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February 9, 2007

Powerset, Natural Language Search Engine

"I think there's a ton of challenges, because in my view, search is in its infancy, and we're just getting started. I think the most pressing, immediate need as far as the search interface is to break paradigm of the expectation of "You give us a keyword, and we give you 10 URL's". I think we need to get into richer, more diverse ways you're able to express their query, be it though natural language, or voice, or even contextually. I'm always intrigued by what the Google desktop sidebar is doing, by looking at your context, or what Gmail does, where by looking at your context, it actually produces relevant webpages, ads and things like that. So essentially, a context based search."
(Marissa Mayer, VP at Google)

New York Times reports that Powerset, a start-up focused on search, licensed natural language technology from the famous Palo Alto Research Center (PARC). Its purpose: "build a search engine that could some day rival Google".

Unlike keyboard-based search engines like Google, Powerset wants to let users type questions in natural language, by developing a system which recognizes and represents the implicit and the explicit meaning in a text.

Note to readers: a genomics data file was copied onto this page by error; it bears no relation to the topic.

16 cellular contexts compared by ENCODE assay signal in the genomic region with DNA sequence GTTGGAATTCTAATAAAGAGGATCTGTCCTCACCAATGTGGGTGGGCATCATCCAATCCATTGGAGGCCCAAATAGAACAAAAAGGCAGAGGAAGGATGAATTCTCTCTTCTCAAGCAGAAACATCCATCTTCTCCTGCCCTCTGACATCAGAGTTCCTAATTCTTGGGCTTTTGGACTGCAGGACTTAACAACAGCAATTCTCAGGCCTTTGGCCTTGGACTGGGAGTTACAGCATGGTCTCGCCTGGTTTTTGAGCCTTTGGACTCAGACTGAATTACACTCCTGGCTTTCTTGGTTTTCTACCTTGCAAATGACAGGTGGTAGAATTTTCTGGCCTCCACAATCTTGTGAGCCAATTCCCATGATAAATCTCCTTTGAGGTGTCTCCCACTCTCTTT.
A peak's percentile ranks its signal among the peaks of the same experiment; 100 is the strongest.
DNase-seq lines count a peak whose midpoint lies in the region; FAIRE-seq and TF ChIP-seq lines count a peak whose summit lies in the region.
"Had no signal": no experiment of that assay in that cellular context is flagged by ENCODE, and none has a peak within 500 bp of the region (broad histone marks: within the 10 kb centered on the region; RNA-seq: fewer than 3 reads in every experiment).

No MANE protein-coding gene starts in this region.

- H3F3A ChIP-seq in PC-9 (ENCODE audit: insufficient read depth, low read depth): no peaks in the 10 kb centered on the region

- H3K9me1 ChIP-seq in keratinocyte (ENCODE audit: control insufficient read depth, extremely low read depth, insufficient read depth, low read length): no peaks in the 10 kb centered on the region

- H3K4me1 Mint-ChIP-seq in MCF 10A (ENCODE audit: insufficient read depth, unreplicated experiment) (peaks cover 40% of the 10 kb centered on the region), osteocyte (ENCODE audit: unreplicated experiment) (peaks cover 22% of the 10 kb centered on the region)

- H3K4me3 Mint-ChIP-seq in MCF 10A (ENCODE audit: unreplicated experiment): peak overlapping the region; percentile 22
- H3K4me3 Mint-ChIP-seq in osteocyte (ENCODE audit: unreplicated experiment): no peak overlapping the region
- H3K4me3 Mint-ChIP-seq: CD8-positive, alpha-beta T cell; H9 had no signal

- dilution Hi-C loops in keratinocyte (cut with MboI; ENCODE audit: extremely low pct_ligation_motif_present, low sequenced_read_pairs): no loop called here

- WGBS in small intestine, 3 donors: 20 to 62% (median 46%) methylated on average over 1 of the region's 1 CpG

The problem is that even if Powerset has great algorithms for understanding the meaning of a query (and there aren't fool-proof algorithms for that), building a search engine requires a huge infrastructure and processing power. Fernando Pereira, an expert in natural language from the University of Pennsylvania, even questions if PARC's NLP technology is a good approach for search: "The question of whether this technology is adequate to any application, whether search or anything else, is an empirical question that has to be tested".

Besides, Google's own approaches for delivering answers show that it's hard to give a single relevant answer for most queries, which are by default ambiguous. Google is rather inclined to use its huge corpus and apply statistical algorithms instead of using grammar rules. Peter Norvig, director of research at Google, says: "I have always believed (well, at least for the past 15 years) that the way to get better understanding of text is through statistics rather than through hand-crafted grammars and lexicons. The statistical approach is cheaper, faster, more robust, easier to internationalize, and so far more effective." Google uses statistics for machine translation, question answering, spell checking and more.

People tend to be lazy and type queries that contain an average of 2-3 words - that wouldn't help too much a natural language search engine, so it would ask more in-depth questions about your query. For a lot of queries (e.g.: navigational queries, like "snap"), you'll spend more time refining the ambiguous query. Google tries to balance the top results, and the most important pages are first.